The easiest way to get a range is to use a laser range finder. They’re relatively inexpensive, widely available, easy to use, and give you very accurate ranges instantaneously. But what if you’re in a situation where you cannot rely on your laser range finder or don’t have one? Gunsite Academy Range Master, Cory Trapp explains a great technique for how to find a range without a rangefinder using the reticle in your riflescope or spotting scope.

To find a range using this method, you need to know the size of your target and how to read your reticle. Refer to the owner’s manual to learn more about the reticle on your optic. There are standard formulas to calculate the distance depending on if you’re using an MOA or MRAD reticle.

Look through your riflescope or spotting scope and measure your target on your reticle. Note how many MOA or milliradians your target covers. Plug in the known size of your target and the measurement from your reticle into the appropriate formula to find the range. 

If you’re not keen on doing math out in the field, there are several cheat sheets available to use or make your own table!

It’s important to remember that this method is an estimation, so you should expect some margin of error. The biggest room for error is measuring your target in your reticle. It takes practice sizing up the target, and some reticles are better suited for this function than others. Under 800 yards, using your reticle to range find will give you very shootable distances.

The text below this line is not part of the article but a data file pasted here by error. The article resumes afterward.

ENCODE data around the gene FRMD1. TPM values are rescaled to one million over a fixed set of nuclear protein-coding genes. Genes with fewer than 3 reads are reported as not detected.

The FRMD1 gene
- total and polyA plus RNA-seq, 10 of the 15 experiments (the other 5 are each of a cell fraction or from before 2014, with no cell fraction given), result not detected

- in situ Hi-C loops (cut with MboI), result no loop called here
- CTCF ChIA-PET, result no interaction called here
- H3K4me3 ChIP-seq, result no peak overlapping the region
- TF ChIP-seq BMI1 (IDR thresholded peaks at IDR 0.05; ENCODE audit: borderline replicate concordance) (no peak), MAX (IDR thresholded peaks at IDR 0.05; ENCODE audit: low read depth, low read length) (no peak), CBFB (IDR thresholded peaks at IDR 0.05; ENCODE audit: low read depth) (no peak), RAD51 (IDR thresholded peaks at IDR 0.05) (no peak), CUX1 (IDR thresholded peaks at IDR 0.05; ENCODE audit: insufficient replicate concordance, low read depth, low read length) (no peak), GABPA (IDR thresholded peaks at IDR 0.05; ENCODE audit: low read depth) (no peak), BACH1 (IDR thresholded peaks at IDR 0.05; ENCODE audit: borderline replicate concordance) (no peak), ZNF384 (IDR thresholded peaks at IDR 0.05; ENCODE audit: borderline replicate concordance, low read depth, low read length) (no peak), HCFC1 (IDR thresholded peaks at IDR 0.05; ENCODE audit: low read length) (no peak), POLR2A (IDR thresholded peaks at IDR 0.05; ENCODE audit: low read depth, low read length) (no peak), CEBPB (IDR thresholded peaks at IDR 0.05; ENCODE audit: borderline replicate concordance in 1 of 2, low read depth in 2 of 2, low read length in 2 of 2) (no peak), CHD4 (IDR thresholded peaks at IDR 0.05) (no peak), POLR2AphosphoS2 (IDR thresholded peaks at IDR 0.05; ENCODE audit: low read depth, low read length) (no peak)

MOA Formula

For example, the target is 20” tall and covers 3.5 MOA in your reticle, the target is 545 yards away.

MRAD Formula

For example, the target is 24” tall and covers 2 mils in your reticle, the target is 333 yards away.


A first focal plane (FFP) optic is often simpler for range finding. As you increase or decrease the power, the reticle scales in size with relation to the power setting, which lets you use the reticle lines for ranging and holdovers. This means you can measure your target in the reticle at any power.

A second focal plane (SFP) optic has a reticle that stays constant in size, regardless of the power setting. You’ll need to check your scope’s manual to learn how to use your reticle for range finding and holdovers at different power settings. For example, if you have a SFP 5.5-22x scope and the lines are 1 mil at 22x, those lines will be 2 mils (or double) at 11x.

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